Alt Event Finder: a tool for extracting alternative splicing events from RNA-seq data

  • Ao Zhou1, 2,

    Affiliated with

    • Marcus R Breese2, 3, 4,

      Affiliated with

      • Yangyang Hao2, 3, 4,

        Affiliated with

        • Howard J Edenberg2, 3, 4, 5,

          Affiliated with

          • Lang Li2, 4, 6,

            Affiliated with

            • Todd C Skaar6 and

              Affiliated with

              • Yunlong Liu2, 3, 4Email author

                Affiliated with

                BMC Genomics201213(Suppl 8):S10

                DOI: 10.1186/1471-2164-13-S8-S10

                Published: 17 December 2012



                Alternative splicing increases proteome diversity by expressing multiple gene isoforms that often differ in function. Identifying alternative splicing events from RNA-seq experiments is important for understanding the diversity of transcripts and for investigating the regulation of splicing.


                We developed Alt Event Finder, a tool for identifying novel splicing events by using transcript annotation derived from genome-guided construction tools, such as Cufflinks and Scripture. With a proper combination of alignment and transcript reconstruction tools, Alt Event Finder is capable of identifying novel splicing events in the human genome. We further applied Alt Event Finder on a set of RNA-seq data from rat liver tissues, and identified dozens of novel cassette exon events whose splicing patterns changed after extensive alcohol exposure.


                Alt Event Finder is capable of identifying de novo splicing events from data-driven transcript annotation, and is a useful tool for studying splicing regulation.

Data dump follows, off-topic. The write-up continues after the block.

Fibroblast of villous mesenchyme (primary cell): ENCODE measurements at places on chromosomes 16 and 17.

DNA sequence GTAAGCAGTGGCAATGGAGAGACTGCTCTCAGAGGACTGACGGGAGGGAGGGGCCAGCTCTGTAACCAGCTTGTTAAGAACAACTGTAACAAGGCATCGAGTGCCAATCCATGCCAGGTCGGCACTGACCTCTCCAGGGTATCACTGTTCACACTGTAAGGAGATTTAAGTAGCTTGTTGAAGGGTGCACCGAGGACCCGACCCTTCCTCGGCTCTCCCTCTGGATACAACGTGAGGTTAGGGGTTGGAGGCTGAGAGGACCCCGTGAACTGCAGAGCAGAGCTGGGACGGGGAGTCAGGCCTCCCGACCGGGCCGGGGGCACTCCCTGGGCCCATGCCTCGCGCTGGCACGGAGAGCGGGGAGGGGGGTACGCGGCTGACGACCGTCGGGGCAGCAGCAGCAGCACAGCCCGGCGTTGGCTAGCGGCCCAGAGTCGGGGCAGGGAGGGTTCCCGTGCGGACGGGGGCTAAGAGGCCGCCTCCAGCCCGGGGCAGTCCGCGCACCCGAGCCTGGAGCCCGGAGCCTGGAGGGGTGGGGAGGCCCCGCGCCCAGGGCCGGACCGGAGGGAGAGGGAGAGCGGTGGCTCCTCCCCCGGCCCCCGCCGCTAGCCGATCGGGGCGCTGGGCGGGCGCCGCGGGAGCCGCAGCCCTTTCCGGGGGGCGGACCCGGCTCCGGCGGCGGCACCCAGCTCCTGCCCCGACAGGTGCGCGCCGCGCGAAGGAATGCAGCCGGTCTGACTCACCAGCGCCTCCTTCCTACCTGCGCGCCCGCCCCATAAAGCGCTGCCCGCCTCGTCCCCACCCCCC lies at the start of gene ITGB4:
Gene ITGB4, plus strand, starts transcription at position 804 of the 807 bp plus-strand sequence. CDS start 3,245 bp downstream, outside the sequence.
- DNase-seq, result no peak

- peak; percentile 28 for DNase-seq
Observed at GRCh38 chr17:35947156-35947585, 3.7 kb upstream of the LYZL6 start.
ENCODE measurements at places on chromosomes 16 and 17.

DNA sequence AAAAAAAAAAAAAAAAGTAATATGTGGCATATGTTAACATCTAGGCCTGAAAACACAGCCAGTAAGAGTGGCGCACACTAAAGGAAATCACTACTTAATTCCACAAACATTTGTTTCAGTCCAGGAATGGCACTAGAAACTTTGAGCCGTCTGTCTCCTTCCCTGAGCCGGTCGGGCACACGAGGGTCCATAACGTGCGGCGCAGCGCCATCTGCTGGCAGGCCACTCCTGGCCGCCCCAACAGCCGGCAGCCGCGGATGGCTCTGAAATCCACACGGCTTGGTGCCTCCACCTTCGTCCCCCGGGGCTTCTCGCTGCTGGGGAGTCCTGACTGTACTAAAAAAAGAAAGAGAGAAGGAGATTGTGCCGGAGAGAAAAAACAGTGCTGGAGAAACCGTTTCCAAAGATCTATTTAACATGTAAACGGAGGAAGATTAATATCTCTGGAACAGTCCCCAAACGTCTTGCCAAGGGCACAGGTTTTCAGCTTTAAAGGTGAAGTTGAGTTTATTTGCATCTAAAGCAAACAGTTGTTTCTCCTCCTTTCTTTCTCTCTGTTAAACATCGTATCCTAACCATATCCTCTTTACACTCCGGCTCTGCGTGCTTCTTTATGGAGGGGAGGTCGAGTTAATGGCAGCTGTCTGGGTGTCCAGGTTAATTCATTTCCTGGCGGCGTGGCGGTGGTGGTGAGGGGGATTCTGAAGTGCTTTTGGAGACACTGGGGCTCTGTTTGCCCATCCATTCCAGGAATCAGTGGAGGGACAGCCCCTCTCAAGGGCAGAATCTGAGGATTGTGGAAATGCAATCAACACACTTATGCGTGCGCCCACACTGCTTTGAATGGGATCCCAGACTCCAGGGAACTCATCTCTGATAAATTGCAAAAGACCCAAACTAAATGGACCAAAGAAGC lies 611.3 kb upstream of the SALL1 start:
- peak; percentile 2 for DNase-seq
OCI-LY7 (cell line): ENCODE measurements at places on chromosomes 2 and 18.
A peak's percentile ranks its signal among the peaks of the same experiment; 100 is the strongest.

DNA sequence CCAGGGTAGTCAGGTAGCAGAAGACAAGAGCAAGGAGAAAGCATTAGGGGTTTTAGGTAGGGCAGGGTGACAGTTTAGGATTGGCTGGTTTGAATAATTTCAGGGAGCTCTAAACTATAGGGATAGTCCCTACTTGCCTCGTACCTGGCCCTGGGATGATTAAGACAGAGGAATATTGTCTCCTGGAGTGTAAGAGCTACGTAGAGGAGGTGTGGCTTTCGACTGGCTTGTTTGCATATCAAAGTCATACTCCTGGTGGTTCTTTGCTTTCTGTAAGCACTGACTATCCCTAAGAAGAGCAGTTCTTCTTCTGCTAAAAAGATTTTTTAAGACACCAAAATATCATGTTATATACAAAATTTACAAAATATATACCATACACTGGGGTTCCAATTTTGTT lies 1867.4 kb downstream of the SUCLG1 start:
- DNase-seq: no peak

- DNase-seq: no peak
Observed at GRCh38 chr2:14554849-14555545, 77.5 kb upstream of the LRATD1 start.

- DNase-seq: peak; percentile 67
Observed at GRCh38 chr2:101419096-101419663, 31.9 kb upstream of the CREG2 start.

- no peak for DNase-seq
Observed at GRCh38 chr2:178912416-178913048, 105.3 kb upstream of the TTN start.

Alternative splicing is an important level of gene regulation that greatly contributes to proteome diversity [1]. It enables one gene to produce multiple isoforms that can have different biological functions. In humans, more than 90% of genes encode multiple protein isoforms [2], and many diseases are caused by the dysregulation of splicing patterns [3]. Traditionally, EST (Expressed Sequence Tags) databases and microarray technologies have been utilized to study splicing regulation [47]. In recent years, high-throughput RNA sequencing (RNA-seq) technology has revolutionized functional genomics by offering the most comprehensive and accurate measurements of RNAs. In addition to previously known splicing events, RNA-seq technology can be used to identify novel splicing events.

                Many bioinformatics tools have been developed to derive splicing patterns from RNA-seq data. For instance, dozens of strategies have been designed for aligning RNA-seq reads. Using various strategies, such tools, including TopHat [8], MMES [9], SpliceMap [10], SplitSeek [11], G-Mo-R-Se [12], GSNAP [13] and SAW [14], enable alignment of short sequencing reads over splice junction sites even across large intronic regions. Based on such splicing-sensitive alignments, follow-up algorithms, such as Cufflinks [15] and Scripture [16] have been developed to reconstruct transcript isoforms using a genome-guided approach. Although the idea of reconstructing the whole transcriptome is intriguing, a quantitative estimate of the expression levels of each isoform is difficult, particularly for transcripts expressed at low levels and/or when more than a few isoforms exist. In addition, isoform-based approaches increase the complexity of studying splicing regulation when many isoforms are present in the sample. Event-based approaches, however, only focus on the inclusion and exclusion of individual splicing events, regardless of membership in different isoforms. This greatly reduces the computational complexity, and offers a direct path for studying splicing regulation. Based on the sequencing reads supporting inclusion and exclusion events, MISO (mixture of isoforms) [17] is designed to estimate the percentage of inclusion for every previously documented alternative-splicing event in a sample. It further offers a probabilistic framework for detecting differentially regulated exons, and provides functional insights into pre-mRNA processing.